12/21/2011 02:05 EST | Updated 02/21/2012 05:12 EST

Tough Talk on Bullying with the Minister of Education

A few days ago I spoke with Laurel Broten, the Minister of Education in Ontario. Her office reached out to me to ask if I wanted to discuss bullying with the Minister. Would I?! You bet. The question is, does she really want to hear what I have to say? I wasn't going to hold back.

I had dealt with some pretty tough bullying issues through the years with my own kids. I tried, unsuccessfully, to appeal to the parents. I then went through the proper channels at the school, also to no avail. We got through it, but it was a real eye-opener. Over the past few years I've talked to many parents who have had children bullied and even one or two who were bullies. This is a sore subject for many families and it isn't going anywhere. So when offered the chance to talk to someone in a position to make some real changes, I jumped at it.

It is unfortunate and aggravating that many parents don't teach their children how to "play nice." And it's shocking how many bullying situations warrant the statement, "The apple doesn't fall far from the tree."

Minister Broten and I discussed the importance of teaching kids to help when they see a child being bullied instead of simply standing by. I'd like to think more children will come to the aid of victims and I appreciate that the Ministry is working on that message. We as parents should do the same. But overall, I don't think it's the Ministry's job to teach parents how to raise their kids. I'd rather the Ministry of Education focus on dealing with bullies and those situations inside the school so that kids and parents understand this behavior will not be tolerated.

After speaking to many parents about bullying, there were three areas that came up repeatedly:

1. Special needs children

These kids are frequently victims of bullying and in some cases become bullies themselves. They need more attention in classes and teachers need more training to work with special needs kids and integrate them into classes. According to Sara Bingham of Weehands, a development program for babies, toddlers and preschool children: "The incidence of language, hearing and communication problems among young offenders is higher than for adolescents in the general population. Increased speech-language services at the school level, including the use of speech-language pathologists and communicative disorders assistants, will serve victims of bullying and potential bullies themselves."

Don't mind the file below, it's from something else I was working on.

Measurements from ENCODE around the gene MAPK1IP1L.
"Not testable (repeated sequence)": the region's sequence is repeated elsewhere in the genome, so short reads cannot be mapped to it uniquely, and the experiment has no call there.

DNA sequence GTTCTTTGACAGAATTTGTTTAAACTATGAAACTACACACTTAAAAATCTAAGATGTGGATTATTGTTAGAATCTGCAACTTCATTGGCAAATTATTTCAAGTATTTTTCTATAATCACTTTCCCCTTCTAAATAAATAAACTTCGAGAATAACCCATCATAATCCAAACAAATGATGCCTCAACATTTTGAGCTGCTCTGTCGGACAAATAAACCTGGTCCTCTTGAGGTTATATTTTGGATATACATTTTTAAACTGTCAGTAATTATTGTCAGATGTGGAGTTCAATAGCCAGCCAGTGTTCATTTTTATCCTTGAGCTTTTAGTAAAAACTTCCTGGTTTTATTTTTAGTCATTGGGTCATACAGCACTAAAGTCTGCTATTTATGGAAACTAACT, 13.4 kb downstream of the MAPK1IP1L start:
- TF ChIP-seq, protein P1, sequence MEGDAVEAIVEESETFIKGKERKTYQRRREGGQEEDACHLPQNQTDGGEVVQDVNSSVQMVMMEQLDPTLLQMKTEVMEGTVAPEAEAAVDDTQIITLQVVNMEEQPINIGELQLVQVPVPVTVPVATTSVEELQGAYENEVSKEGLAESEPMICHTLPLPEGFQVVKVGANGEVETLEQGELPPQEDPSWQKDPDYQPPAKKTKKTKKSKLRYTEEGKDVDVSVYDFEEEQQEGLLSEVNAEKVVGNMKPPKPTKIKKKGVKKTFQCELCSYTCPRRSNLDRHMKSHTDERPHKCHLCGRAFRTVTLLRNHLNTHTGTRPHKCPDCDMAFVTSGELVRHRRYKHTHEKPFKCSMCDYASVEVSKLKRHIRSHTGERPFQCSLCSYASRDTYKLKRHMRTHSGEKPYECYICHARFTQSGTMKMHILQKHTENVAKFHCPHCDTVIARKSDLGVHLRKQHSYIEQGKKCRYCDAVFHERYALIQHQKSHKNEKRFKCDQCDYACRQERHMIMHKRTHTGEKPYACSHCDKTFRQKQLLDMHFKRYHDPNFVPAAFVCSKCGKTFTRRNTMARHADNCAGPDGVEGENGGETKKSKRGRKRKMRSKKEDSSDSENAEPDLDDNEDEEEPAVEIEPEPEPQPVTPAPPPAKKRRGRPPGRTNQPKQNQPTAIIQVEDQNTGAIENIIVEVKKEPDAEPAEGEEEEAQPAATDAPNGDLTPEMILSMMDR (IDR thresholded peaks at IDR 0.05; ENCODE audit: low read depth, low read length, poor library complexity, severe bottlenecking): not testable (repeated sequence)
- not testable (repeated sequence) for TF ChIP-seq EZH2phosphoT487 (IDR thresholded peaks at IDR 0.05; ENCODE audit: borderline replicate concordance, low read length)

2. Early intervention in the curriculum

One thing that struck me as I watched my kids go through kindergarten was how socially ill-prepared they were for grade school. Minister Broten agreed saying she'd like to add "Relationship" to the Three R's: Reading, Writing, 'Rrithmetic. Kids need to learn how to be inclusive, fair, respectful, and how to manage friendships. (Some adults could use that lesson too!) If kids aren't taught this at home, and incredibly many aren't, they need to learn it at school.

The reality is by the time your child enters the school system, parents are no longer the most influential person in their child's life. Kids spend the majority of their time at school among peers, so it seems natural they should learn skills about effectively managing friendships starting at an early age. If a child becomes suicidal as a result of bullying, we can all intervene (and we should) but truthfully shouldn't we have been there sooner?

3.Robust bullying protocol

What I find quite shocking is that there really isn't a mandatory process that schools follow when dealing with bullies and victims. In most schools the process, if there is one, it's confusing and inconsistent. Some schools deal with it and others don't do anything. Some schools claim they have a "zero tolerance" policy (which is not the Ministry mandate by the way).

Other schools claim to have a "three strikes and you're out" rule, which in reality is rarely implemented. On a recent Facebook discussion about bullying, one dad said the whole process is focused on the victim and the best thing the victim can do is change schools. What a massive upheaval for this poor child. Sadly, it seems to be the only solution when schools don't have processes, or, in many cases, the training to deal with bullying issues.

My goal in talking to Minister Broten was to flag these issues with her. I wanted her to know that these are serious concerns and something needs to be done. To my pleasant surprise, she agreed. She is currently working on early intervention in the curriculum. She is also working on getting more resources for special needs children and their teachers. On the third point -- process inside schools -- Minster Broten agreed there needs to be a coherent process in schools for dealing with bullies.

She was discouraged to learn that the emphasis has been on victims; specifically victims either living with being bullied or having to change schools to escape the situation. We actually discussed the concept of mandatory expulsion for bullying. In the end, what I really wanted was to ensure that Minister Broten would work with parents on developing these processes and solutions. Time will tell if that comes to fruition. Bullying in schools needs to be addressed now. It can't wait any longer.